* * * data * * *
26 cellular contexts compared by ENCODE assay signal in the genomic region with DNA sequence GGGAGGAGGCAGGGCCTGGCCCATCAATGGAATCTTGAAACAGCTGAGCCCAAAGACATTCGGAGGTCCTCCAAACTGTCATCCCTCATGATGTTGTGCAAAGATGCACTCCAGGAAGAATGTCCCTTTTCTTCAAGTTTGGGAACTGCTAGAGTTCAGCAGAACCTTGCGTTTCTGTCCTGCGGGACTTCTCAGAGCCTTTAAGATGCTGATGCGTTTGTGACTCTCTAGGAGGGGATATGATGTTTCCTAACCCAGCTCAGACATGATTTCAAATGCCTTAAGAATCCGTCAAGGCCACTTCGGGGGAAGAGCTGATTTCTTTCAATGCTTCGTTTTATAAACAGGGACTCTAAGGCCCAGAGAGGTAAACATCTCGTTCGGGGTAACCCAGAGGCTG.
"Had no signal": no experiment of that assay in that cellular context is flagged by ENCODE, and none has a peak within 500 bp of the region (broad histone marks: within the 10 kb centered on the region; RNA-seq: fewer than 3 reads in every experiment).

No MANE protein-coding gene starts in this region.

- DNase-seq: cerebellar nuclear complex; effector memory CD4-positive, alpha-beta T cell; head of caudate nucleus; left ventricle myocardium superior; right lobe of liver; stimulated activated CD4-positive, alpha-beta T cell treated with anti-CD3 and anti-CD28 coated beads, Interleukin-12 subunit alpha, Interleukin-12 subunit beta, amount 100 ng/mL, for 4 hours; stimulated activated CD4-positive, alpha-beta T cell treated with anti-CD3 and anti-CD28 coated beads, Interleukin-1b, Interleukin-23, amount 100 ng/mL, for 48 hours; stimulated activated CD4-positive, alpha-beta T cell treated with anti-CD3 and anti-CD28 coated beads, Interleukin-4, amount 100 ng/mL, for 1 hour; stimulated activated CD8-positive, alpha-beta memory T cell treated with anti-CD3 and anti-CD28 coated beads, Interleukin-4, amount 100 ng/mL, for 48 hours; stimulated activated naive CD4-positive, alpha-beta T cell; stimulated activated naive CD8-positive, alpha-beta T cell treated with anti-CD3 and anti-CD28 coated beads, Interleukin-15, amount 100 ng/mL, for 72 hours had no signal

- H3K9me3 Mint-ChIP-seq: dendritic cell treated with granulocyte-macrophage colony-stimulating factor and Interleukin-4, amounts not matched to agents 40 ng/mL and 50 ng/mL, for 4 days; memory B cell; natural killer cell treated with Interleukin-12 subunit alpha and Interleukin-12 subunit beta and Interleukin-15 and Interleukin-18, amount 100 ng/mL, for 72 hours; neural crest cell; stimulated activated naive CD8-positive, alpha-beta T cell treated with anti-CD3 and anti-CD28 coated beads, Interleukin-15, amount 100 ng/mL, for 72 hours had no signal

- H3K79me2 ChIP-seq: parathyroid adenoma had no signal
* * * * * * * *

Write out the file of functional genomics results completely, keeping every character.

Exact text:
26 cellular contexts compared by ENCODE assay signal in the genomic region with DNA sequence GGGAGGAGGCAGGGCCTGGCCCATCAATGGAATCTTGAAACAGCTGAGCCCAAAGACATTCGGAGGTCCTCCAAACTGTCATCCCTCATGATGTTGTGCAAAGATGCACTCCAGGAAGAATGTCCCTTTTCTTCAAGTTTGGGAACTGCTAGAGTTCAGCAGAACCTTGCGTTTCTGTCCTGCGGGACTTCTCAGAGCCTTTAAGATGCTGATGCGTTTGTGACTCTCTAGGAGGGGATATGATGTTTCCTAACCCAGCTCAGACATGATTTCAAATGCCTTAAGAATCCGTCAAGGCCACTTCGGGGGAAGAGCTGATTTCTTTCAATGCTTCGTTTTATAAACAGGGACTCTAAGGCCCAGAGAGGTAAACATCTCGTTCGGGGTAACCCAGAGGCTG.
"Had no signal": no experiment of that assay in that cellular context is flagged by ENCODE, and none has a peak within 500 bp of the region (broad histone marks: within the 10 kb centered on the region; RNA-seq: fewer than 3 reads in every experiment).

No MANE protein-coding gene starts in this region.

- DNase-seq: cerebellar nuclear complex; effector memory CD4-positive, alpha-beta T cell; head of caudate nucleus; left ventricle myocardium superior; right lobe of liver; stimulated activated CD4-positive, alpha-beta T cell treated with anti-CD3 and anti-CD28 coated beads, Interleukin-12 subunit alpha, Interleukin-12 subunit beta, amount 100 ng/mL, for 4 hours; stimulated activated CD4-positive, alpha-beta T cell treated with anti-CD3 and anti-CD28 coated beads, Interleukin-1b, Interleukin-23, amount 100 ng/mL, for 48 hours; stimulated activated CD4-positive, alpha-beta T cell treated with anti-CD3 and anti-CD28 coated beads, Interleukin-4, amount 100 ng/mL, for 1 hour; stimulated activated CD8-positive, alpha-beta memory T cell treated with anti-CD3 and anti-CD28 coated beads, Interleukin-4, amount 100 ng/mL, for 48 hours; stimulated activated naive CD4-positive, alpha-beta T cell; stimulated activated naive CD8-positive, alpha-beta T cell treated with anti-CD3 and anti-CD28 coated beads, Interleukin-15, amount 100 ng/mL, for 72 hours had no signal

- H3K9me3 Mint-ChIP-seq: dendritic cell treated with granulocyte-macrophage colony-stimulating factor and Interleukin-4, amounts not matched to agents 40 ng/mL and 50 ng/mL, for 4 days; memory B cell; natural killer cell treated with Interleukin-12 subunit alpha and Interleukin-12 subunit beta and Interleukin-15 and Interleukin-18, amount 100 ng/mL, for 72 hours; neural crest cell; stimulated activated naive CD8-positive, alpha-beta T cell treated with anti-CD3 and anti-CD28 coated beads, Interleukin-15, amount 100 ng/mL, for 72 hours had no signal

- H3K79me2 ChIP-seq: parathyroid adenoma had no signal